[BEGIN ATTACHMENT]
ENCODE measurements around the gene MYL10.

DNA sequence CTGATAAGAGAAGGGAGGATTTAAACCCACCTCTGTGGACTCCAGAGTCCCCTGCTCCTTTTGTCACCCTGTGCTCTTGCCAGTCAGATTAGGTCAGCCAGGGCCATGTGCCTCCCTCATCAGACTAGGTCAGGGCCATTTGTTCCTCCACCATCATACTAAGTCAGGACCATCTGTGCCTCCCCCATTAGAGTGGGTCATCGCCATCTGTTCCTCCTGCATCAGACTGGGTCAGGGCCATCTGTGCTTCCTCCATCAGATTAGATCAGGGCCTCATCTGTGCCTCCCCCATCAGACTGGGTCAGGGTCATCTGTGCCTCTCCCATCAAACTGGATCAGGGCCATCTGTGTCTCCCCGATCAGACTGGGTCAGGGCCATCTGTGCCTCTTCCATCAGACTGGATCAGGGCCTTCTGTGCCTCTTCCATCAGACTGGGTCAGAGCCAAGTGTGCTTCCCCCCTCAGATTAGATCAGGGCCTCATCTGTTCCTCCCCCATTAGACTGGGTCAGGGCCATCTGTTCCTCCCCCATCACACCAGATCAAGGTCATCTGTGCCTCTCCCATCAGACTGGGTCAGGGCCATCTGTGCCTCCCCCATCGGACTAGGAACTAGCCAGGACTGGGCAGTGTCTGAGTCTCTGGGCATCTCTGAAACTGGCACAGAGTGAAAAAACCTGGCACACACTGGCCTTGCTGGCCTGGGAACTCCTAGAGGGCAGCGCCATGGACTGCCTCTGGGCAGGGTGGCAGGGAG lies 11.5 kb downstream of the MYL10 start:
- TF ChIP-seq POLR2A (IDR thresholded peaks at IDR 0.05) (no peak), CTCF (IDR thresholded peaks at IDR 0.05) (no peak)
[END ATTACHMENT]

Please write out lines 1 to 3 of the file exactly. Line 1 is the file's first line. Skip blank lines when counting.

ENCODE measurements around the gene MYL10.

DNA sequence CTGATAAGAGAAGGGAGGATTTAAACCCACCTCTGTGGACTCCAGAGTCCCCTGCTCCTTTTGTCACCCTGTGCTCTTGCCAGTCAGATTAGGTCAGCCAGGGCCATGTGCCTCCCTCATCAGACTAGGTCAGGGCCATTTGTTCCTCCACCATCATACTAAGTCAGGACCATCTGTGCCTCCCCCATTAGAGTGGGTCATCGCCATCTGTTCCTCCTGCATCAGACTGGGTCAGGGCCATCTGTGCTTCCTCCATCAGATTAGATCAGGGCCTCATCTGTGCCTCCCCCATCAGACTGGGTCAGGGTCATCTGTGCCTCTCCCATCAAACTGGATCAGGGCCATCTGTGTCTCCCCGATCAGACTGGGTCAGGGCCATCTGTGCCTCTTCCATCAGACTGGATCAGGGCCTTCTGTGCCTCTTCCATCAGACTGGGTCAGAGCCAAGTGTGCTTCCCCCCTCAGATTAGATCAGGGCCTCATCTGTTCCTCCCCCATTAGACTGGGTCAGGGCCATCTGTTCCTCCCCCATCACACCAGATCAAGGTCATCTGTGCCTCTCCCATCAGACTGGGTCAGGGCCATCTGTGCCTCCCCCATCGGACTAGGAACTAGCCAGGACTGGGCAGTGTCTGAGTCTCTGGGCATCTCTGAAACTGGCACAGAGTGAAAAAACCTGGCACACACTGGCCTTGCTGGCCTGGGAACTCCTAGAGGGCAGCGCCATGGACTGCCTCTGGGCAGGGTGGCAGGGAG lies 11.5 kb downstream of the MYL10 start:
- TF ChIP-seq POLR2A (IDR thresholded peaks at IDR 0.05) (no peak), CTCF (IDR thresholded peaks at IDR 0.05) (no peak)